If you’ve been road-tripping and need some time to recuperate, or if it’s just a rainy day, cuddle up with your computer and travel online to discover Clara Dennis (1881-1958), one of Nova Scotia’s first travel writers. Although there was a time her name was widely recognized, nowadays hardly anyone has heard of this Truro-born writer, who spent much of her non-travelling life in Halifax. In the 1930s, she was hailed as one of the first women to travel and write at length about Nova Scotia, exploring the character of the province; the three books and photos she complied display its heart and soul.
The Nova Scotia Archives has a massive section on Dennis with thousands of photos to scroll through (tinyurl.com/38xdl2l if you’re online, or find the archives offline at 6016 University Avenue, 424-6060). After you’ve had your fill of Nova Scotia from the past, get on out, grab that camera again, and go make a comparison of some present- day Nova Scotian charm. Compare views of Devil’s Island andGeorge’s Island or go visit Uniacke Estate (outside the city in East Hants, 866-0032), 45 Coburg Road or Prince’s Lodge on the Bedford Highway, directly across from Kent Avenue.
Of course, not all of Nova Scotia’s history is charming, but even unsavoury tales make for an interesting and mysterious trek. Deadman’s Island is a great starting point for a walking tour to discover the Northwest Arm of the past. This little gem is actually a peninsula, not an island, found down Pinehaven Drive off Purcells Cove Road. Walk down a path and within minutes you’ll be standing over hundreds of unmarked graves.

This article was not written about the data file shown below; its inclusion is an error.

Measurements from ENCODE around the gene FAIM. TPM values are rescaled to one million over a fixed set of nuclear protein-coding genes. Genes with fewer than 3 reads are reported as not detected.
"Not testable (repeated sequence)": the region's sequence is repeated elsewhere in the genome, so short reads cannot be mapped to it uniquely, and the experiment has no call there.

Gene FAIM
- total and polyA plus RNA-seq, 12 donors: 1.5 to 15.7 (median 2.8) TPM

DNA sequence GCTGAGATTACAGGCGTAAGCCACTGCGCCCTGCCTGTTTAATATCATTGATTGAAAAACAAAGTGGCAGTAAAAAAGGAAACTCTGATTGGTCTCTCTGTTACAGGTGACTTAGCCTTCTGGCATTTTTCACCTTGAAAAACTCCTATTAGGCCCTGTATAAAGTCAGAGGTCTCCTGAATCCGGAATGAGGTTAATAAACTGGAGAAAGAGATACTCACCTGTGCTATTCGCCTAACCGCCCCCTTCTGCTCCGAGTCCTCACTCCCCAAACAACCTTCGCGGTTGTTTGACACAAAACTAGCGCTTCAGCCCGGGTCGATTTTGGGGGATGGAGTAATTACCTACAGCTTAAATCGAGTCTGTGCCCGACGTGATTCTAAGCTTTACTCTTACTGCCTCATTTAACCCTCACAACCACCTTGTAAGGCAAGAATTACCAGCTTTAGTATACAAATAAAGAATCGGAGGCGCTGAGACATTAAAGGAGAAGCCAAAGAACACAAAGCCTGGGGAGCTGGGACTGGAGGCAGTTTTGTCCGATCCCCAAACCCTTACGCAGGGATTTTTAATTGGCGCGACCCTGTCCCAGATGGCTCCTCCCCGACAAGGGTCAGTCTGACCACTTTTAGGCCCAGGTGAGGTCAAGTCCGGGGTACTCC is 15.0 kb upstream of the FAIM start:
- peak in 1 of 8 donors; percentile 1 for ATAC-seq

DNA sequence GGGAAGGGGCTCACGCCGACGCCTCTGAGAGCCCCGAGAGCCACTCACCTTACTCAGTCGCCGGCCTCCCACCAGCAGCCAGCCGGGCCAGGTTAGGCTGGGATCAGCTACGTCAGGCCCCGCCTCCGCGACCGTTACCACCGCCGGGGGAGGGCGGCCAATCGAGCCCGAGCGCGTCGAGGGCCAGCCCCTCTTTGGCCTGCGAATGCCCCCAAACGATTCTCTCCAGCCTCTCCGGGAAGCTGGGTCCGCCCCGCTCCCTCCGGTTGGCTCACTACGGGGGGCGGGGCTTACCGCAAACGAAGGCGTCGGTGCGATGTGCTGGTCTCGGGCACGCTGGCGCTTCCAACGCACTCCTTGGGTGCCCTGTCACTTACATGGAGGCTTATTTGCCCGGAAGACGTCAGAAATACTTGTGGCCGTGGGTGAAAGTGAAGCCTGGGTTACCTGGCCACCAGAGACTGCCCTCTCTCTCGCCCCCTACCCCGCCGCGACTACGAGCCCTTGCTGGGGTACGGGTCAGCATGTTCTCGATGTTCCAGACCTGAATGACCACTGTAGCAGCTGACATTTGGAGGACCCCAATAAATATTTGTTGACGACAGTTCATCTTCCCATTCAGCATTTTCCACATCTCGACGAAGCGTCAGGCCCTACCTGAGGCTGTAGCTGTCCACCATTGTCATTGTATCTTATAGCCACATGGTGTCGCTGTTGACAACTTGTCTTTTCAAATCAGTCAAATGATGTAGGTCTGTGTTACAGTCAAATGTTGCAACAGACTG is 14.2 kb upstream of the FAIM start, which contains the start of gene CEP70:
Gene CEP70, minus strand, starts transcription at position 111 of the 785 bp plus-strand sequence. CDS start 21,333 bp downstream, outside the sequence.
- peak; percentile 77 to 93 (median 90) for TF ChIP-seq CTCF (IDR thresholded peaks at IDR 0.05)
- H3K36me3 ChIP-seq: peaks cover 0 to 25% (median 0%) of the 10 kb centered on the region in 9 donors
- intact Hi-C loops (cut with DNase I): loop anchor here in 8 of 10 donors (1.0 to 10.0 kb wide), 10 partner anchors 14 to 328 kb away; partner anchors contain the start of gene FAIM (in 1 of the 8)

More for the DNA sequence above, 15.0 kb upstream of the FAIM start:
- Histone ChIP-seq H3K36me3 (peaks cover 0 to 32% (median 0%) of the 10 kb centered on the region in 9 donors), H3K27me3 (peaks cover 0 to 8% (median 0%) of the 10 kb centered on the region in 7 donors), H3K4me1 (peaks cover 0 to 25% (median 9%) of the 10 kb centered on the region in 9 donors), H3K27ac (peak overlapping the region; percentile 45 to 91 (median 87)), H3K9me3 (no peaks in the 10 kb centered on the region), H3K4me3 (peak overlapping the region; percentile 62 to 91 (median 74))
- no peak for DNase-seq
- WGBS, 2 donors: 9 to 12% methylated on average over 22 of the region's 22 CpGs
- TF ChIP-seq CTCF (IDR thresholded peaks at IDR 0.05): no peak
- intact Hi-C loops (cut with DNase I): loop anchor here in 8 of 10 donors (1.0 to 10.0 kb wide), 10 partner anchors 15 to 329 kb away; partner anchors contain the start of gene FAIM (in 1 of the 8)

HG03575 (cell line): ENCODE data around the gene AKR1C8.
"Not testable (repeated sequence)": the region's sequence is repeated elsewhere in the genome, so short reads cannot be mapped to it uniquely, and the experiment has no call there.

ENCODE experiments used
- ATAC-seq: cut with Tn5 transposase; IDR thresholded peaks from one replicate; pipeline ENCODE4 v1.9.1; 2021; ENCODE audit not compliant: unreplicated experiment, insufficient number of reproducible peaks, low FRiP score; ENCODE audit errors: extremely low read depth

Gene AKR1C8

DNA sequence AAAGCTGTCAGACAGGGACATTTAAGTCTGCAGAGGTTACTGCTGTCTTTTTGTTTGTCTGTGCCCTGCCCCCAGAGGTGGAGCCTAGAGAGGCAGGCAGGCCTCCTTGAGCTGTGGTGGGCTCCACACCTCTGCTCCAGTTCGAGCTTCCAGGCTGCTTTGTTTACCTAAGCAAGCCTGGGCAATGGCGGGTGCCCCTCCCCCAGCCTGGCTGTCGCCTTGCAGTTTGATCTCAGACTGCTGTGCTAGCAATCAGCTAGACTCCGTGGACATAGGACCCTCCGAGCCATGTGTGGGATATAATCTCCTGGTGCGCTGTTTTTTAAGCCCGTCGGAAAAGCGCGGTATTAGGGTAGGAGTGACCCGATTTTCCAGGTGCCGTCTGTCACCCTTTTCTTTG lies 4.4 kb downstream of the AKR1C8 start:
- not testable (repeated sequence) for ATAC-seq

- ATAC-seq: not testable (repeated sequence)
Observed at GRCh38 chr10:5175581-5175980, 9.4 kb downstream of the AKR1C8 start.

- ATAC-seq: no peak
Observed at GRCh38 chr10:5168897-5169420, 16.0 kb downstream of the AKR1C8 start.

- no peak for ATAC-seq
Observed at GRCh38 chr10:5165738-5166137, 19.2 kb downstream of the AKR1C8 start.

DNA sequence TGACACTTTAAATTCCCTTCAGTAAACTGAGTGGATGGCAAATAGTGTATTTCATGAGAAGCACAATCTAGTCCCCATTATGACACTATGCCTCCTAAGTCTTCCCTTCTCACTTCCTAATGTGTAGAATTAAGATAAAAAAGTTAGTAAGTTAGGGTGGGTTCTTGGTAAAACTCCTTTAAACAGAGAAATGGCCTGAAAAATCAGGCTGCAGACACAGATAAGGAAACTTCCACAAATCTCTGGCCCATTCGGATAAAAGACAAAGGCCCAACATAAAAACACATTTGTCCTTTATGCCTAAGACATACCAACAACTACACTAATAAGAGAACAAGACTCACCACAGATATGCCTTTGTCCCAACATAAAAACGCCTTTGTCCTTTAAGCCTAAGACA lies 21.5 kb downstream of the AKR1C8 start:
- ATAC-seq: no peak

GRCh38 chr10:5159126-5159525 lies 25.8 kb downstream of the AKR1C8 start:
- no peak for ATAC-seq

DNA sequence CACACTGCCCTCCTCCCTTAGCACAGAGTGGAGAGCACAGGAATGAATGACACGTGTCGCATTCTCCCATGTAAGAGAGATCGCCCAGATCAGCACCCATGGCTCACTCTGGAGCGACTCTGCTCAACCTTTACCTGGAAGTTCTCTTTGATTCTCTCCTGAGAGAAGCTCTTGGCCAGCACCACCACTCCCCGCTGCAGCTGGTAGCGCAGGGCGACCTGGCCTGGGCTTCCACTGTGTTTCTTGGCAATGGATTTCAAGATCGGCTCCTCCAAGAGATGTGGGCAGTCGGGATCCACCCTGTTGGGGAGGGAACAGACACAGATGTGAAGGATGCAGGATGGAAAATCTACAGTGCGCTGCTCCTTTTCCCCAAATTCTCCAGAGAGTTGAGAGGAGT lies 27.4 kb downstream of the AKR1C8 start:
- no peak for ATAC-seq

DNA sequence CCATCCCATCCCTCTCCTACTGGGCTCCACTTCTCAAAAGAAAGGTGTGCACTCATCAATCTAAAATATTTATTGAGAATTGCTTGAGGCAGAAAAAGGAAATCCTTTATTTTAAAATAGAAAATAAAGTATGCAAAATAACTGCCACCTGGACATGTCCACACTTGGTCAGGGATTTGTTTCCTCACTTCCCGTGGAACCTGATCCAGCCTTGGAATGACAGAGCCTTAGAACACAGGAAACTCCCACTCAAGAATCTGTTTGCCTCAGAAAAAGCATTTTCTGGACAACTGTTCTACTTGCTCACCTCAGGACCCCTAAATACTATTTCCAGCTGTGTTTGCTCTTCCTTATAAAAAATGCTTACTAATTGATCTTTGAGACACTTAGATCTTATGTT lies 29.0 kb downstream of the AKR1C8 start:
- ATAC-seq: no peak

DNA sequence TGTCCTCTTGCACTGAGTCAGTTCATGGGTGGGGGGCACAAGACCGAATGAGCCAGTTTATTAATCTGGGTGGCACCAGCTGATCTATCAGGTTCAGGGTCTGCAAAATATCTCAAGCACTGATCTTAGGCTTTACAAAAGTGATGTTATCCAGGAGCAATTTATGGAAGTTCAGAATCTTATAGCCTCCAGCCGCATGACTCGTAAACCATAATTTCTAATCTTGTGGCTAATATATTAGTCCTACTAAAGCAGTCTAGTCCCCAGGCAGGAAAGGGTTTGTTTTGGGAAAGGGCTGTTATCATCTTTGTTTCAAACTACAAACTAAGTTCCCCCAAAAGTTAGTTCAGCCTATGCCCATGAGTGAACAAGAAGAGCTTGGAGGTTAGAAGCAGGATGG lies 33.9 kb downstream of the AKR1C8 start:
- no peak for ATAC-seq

For years, this place was known for ghost stories. People told tales about finding bones and, occasionally, even a skull. These tales were likely true. There are more than 400 prisoners of war, refugees, and quarantine patients resting on this little peninsula.
Many of these unmarked graves belong to American soldiers from the War of 1812, and there is now a monument in their honour. Some of the other buried bodies belong to French and Spanish prisoners from the Napoleonic wars, runaway American slaves and refugees from the Irish potato famine.
There was a dancehall on the island in the early 1900s, but nothing like that is going to happen again. Take a walk around the island, sit on a bench, gaze out at the Northwest Arm and imagine what life may have been like for the many souls who found their final resting place somewhere beneath your feet.
Edith Jessie Archibald
For an interesting grave that is marked, visit Camp Hill Cemetery and look for Edith Jessie Archibald (1854-1936). This Haligonian was described as a “feminist superstar” who is most known for her work toward women’s suffrage. In 1917, she led a delegation which tried to convince Nova Scotia’s premier to be in favour of the suffrage bill. In 1918, Nova Scotian women were given the right to vote.
Before this victory, Archibald was president at the Women’s Christian Temperance Union in Cape Breton, where she worked her way up to national levels. When she moved to Halifax in 1894, Archibald helped found the Victorian Order of Nurses and was heavily involved in women’s groups and humanitarian organizations.
As you leave the graveyard, walking the streets of Halifax, consider what the province would have been like if people like Archibald hadn’t worked toward equality and providing the voiceless with a voice. For starters, Megan Leslie, Halifax MP and the NDP’s health critic, would certainly be leading a very different life.